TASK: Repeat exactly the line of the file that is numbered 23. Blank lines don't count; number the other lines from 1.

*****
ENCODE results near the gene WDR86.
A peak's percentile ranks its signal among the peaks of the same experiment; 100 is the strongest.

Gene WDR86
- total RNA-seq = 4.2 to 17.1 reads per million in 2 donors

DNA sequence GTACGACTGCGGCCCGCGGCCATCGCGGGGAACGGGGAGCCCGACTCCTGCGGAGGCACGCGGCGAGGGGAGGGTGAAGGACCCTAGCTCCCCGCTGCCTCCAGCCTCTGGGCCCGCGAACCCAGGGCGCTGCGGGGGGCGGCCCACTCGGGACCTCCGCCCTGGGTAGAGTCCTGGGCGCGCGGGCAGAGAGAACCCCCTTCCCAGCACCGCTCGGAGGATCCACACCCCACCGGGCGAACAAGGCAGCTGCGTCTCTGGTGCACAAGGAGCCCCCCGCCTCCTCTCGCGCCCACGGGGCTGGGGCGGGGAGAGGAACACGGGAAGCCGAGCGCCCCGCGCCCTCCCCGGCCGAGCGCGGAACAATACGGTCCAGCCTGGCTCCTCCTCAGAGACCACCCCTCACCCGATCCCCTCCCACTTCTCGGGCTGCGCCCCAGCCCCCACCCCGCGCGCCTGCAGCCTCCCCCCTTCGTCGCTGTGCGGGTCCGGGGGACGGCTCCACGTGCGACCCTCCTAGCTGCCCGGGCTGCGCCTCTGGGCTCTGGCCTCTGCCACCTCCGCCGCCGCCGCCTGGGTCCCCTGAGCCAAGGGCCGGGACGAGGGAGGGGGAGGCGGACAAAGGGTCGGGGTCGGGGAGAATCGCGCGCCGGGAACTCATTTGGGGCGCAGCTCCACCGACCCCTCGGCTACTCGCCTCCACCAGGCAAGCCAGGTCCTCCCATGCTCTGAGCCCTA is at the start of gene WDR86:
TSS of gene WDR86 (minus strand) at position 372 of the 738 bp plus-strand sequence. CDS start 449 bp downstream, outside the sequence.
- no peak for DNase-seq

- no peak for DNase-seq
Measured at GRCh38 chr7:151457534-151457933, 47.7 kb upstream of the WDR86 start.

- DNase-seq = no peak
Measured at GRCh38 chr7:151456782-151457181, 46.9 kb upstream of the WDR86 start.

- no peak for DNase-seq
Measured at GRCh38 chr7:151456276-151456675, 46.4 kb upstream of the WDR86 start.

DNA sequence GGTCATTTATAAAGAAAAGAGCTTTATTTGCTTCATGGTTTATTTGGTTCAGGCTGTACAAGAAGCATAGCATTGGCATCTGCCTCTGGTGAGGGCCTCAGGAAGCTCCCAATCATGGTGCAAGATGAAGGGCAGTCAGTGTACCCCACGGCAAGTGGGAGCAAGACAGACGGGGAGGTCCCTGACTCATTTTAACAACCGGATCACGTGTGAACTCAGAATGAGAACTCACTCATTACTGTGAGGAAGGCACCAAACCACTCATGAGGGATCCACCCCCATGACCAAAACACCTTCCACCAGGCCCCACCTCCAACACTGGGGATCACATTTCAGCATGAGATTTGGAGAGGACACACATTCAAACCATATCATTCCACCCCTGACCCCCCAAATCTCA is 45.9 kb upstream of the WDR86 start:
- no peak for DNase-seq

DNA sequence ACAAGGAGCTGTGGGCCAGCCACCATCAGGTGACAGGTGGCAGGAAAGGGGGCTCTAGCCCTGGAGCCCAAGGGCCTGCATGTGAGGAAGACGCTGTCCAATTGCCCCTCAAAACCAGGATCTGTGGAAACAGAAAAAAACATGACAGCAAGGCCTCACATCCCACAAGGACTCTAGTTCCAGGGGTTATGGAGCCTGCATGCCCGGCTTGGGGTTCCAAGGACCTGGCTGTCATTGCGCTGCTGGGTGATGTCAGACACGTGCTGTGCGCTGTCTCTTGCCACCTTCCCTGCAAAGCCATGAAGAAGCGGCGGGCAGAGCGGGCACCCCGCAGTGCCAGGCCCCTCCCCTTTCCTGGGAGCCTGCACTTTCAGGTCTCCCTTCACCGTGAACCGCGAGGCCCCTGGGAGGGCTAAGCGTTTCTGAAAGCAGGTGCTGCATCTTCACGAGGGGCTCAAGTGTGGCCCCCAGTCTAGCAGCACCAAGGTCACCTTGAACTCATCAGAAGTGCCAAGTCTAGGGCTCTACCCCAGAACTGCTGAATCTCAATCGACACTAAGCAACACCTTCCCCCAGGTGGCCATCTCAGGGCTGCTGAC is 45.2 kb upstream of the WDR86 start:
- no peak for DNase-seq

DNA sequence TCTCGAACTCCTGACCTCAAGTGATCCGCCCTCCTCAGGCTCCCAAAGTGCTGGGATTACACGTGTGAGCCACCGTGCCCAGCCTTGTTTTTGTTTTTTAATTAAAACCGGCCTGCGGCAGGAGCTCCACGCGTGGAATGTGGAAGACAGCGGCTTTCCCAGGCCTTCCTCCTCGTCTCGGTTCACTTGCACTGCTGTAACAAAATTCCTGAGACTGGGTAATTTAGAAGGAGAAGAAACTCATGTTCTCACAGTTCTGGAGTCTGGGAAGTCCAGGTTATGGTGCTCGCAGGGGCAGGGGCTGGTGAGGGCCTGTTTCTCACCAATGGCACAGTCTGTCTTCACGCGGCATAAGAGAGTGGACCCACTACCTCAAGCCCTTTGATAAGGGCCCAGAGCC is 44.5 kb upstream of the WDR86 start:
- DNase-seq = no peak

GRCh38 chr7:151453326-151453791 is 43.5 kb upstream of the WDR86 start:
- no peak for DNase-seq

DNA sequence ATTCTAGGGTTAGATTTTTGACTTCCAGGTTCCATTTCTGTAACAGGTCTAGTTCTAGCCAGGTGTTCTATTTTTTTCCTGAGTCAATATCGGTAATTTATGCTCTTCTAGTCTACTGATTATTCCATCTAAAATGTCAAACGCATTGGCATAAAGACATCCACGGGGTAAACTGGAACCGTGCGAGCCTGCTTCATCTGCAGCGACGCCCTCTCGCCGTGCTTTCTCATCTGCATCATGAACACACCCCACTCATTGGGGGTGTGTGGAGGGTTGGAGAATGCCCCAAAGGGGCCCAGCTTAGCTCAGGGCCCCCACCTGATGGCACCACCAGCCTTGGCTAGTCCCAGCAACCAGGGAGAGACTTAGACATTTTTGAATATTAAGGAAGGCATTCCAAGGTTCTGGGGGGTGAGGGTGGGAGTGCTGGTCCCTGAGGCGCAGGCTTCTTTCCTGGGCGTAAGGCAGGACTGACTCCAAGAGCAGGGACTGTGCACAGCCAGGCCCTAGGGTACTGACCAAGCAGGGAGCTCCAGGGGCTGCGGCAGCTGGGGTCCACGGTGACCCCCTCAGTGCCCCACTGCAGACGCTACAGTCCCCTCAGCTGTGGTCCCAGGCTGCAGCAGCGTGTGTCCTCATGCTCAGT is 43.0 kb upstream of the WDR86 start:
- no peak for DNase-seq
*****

- no peak for DNase-seq